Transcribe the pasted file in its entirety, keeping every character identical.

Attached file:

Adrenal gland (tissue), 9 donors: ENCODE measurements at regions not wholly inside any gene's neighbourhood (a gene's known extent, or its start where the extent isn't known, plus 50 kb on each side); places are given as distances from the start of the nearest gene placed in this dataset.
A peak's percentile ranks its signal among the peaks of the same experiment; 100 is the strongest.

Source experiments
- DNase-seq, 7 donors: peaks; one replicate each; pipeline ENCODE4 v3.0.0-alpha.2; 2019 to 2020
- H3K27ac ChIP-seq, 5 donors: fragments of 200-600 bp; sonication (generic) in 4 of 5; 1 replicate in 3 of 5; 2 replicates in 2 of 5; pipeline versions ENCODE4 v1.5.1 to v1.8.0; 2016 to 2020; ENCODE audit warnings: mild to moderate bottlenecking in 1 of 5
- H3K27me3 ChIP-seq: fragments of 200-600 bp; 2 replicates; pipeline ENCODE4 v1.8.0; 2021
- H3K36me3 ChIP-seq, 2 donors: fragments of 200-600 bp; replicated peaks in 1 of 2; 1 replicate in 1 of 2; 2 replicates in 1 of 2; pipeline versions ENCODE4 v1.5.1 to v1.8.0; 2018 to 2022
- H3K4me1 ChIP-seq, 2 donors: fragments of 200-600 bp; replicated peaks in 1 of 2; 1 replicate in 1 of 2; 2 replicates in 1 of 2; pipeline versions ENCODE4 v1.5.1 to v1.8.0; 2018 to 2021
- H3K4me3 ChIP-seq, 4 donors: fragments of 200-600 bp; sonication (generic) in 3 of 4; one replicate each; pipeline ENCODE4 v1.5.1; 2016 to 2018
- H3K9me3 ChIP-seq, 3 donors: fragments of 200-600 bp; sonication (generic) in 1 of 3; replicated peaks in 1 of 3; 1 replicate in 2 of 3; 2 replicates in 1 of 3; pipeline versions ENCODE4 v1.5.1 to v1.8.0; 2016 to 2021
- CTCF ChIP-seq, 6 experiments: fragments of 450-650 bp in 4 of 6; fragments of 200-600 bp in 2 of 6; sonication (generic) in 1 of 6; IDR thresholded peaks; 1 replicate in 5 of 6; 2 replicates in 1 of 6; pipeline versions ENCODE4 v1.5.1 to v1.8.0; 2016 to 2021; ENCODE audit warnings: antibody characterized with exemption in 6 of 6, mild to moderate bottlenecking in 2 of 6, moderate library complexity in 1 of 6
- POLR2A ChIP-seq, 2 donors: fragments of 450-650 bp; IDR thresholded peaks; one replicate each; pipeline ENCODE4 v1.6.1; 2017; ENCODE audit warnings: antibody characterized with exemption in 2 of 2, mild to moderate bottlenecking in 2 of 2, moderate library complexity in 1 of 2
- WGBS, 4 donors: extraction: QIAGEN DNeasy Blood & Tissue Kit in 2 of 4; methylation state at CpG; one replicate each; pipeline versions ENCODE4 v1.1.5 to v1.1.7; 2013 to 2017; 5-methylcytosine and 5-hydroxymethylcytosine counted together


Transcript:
Adrenal gland (tissue), 9 donors: ENCODE measurements at regions not wholly inside any gene's neighbourhood (a gene's known extent, or its start where the extent isn't known, plus 50 kb on each side); places are given as distances from the start of the nearest gene placed in this dataset.
A peak's percentile ranks its signal among the peaks of the same experiment; 100 is the strongest.

Source experiments
- DNase-seq, 7 donors: peaks; one replicate each; pipeline ENCODE4 v3.0.0-alpha.2; 2019 to 2020
- H3K27ac ChIP-seq, 5 donors: fragments of 200-600 bp; sonication (generic) in 4 of 5; 1 replicate in 3 of 5; 2 replicates in 2 of 5; pipeline versions ENCODE4 v1.5.1 to v1.8.0; 2016 to 2020; ENCODE audit warnings: mild to moderate bottlenecking in 1 of 5
- H3K27me3 ChIP-seq: fragments of 200-600 bp; 2 replicates; pipeline ENCODE4 v1.8.0; 2021
- H3K36me3 ChIP-seq, 2 donors: fragments of 200-600 bp; replicated peaks in 1 of 2; 1 replicate in 1 of 2; 2 replicates in 1 of 2; pipeline versions ENCODE4 v1.5.1 to v1.8.0; 2018 to 2022
- H3K4me1 ChIP-seq, 2 donors: fragments of 200-600 bp; replicated peaks in 1 of 2; 1 replicate in 1 of 2; 2 replicates in 1 of 2; pipeline versions ENCODE4 v1.5.1 to v1.8.0; 2018 to 2021
- H3K4me3 ChIP-seq, 4 donors: fragments of 200-600 bp; sonication (generic) in 3 of 4; one replicate each; pipeline ENCODE4 v1.5.1; 2016 to 2018
- H3K9me3 ChIP-seq, 3 donors: fragments of 200-600 bp; sonication (generic) in 1 of 3; replicated peaks in 1 of 3; 1 replicate in 2 of 3; 2 replicates in 1 of 3; pipeline versions ENCODE4 v1.5.1 to v1.8.0; 2016 to 2021
- CTCF ChIP-seq, 6 experiments: fragments of 450-650 bp in 4 of 6; fragments of 200-600 bp in 2 of 6; sonication (generic) in 1 of 6; IDR thresholded peaks; 1 replicate in 5 of 6; 2 replicates in 1 of 6; pipeline versions ENCODE4 v1.5.1 to v1.8.0; 2016 to 2021; ENCODE audit warnings: antibody characterized with exemption in 6 of 6, mild to moderate bottlenecking in 2 of 6, moderate library complexity in 1 of 6
- POLR2A ChIP-seq, 2 donors: fragments of 450-650 bp; IDR thresholded peaks; one replicate each; pipeline ENCODE4 v1.6.1; 2017; ENCODE audit warnings: antibody characterized with exemption in 2 of 2, mild to moderate bottlenecking in 2 of 2, moderate library complexity in 1 of 2
- WGBS, 4 donors: extraction: QIAGEN DNeasy Blood & Tissue Kit in 2 of 4; methylation state at CpG; one replicate each; pipeline versions ENCODE4 v1.1.5 to v1.1.7; 2013 to 2017; 5-methylcytosine and 5-hydroxymethylcytosine counted together